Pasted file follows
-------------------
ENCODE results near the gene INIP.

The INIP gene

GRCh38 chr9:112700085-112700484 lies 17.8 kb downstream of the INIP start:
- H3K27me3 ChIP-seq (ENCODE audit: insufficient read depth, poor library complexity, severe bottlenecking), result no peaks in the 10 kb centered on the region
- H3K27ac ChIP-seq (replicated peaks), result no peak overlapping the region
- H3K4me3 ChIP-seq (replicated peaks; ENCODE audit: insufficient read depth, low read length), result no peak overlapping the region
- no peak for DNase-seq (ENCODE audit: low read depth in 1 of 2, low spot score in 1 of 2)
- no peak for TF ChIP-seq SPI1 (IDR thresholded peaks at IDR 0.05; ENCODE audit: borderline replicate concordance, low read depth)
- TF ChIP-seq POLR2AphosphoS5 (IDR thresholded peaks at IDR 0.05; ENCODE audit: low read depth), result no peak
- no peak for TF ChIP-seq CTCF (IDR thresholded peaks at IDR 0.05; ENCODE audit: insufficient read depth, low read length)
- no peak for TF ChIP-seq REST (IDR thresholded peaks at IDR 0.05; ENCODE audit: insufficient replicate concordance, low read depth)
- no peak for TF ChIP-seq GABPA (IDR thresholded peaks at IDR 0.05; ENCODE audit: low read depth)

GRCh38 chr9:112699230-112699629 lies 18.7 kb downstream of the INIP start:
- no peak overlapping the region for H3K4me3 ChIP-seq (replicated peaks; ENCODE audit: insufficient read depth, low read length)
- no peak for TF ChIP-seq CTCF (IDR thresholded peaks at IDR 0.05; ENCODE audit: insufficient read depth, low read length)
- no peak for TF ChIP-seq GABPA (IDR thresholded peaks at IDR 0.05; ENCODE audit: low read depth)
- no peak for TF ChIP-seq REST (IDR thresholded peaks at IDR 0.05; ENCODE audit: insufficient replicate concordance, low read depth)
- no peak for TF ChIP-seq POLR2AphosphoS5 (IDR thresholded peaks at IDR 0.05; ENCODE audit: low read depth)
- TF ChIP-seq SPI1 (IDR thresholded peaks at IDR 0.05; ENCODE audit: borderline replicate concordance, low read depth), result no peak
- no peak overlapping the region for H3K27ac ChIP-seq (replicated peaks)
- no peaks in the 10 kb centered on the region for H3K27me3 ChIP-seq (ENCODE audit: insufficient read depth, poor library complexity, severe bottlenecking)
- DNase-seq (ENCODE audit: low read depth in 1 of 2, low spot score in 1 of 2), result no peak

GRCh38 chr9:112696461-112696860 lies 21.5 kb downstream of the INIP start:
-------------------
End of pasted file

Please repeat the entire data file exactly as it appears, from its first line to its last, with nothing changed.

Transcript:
ENCODE results near the gene INIP.

The INIP gene

GRCh38 chr9:112700085-112700484 lies 17.8 kb downstream of the INIP start:
- H3K27me3 ChIP-seq (ENCODE audit: insufficient read depth, poor library complexity, severe bottlenecking), result no peaks in the 10 kb centered on the region
- H3K27ac ChIP-seq (replicated peaks), result no peak overlapping the region
- H3K4me3 ChIP-seq (replicated peaks; ENCODE audit: insufficient read depth, low read length), result no peak overlapping the region
- no peak for DNase-seq (ENCODE audit: low read depth in 1 of 2, low spot score in 1 of 2)
- no peak for TF ChIP-seq SPI1 (IDR thresholded peaks at IDR 0.05; ENCODE audit: borderline replicate concordance, low read depth)
- TF ChIP-seq POLR2AphosphoS5 (IDR thresholded peaks at IDR 0.05; ENCODE audit: low read depth), result no peak
- no peak for TF ChIP-seq CTCF (IDR thresholded peaks at IDR 0.05; ENCODE audit: insufficient read depth, low read length)
- no peak for TF ChIP-seq REST (IDR thresholded peaks at IDR 0.05; ENCODE audit: insufficient replicate concordance, low read depth)
- no peak for TF ChIP-seq GABPA (IDR thresholded peaks at IDR 0.05; ENCODE audit: low read depth)

GRCh38 chr9:112699230-112699629 lies 18.7 kb downstream of the INIP start:
- no peak overlapping the region for H3K4me3 ChIP-seq (replicated peaks; ENCODE audit: insufficient read depth, low read length)
- no peak for TF ChIP-seq CTCF (IDR thresholded peaks at IDR 0.05; ENCODE audit: insufficient read depth, low read length)
- no peak for TF ChIP-seq GABPA (IDR thresholded peaks at IDR 0.05; ENCODE audit: low read depth)
- no peak for TF ChIP-seq REST (IDR thresholded peaks at IDR 0.05; ENCODE audit: insufficient replicate concordance, low read depth)
- no peak for TF ChIP-seq POLR2AphosphoS5 (IDR thresholded peaks at IDR 0.05; ENCODE audit: low read depth)
- TF ChIP-seq SPI1 (IDR thresholded peaks at IDR 0.05; ENCODE audit: borderline replicate concordance, low read depth), result no peak
- no peak overlapping the region for H3K27ac ChIP-seq (replicated peaks)
- no peaks in the 10 kb centered on the region for H3K27me3 ChIP-seq (ENCODE audit: insufficient read depth, poor library complexity, severe bottlenecking)
- DNase-seq (ENCODE audit: low read depth in 1 of 2, low spot score in 1 of 2), result no peak

GRCh38 chr9:112696461-112696860 lies 21.5 kb downstream of the INIP start: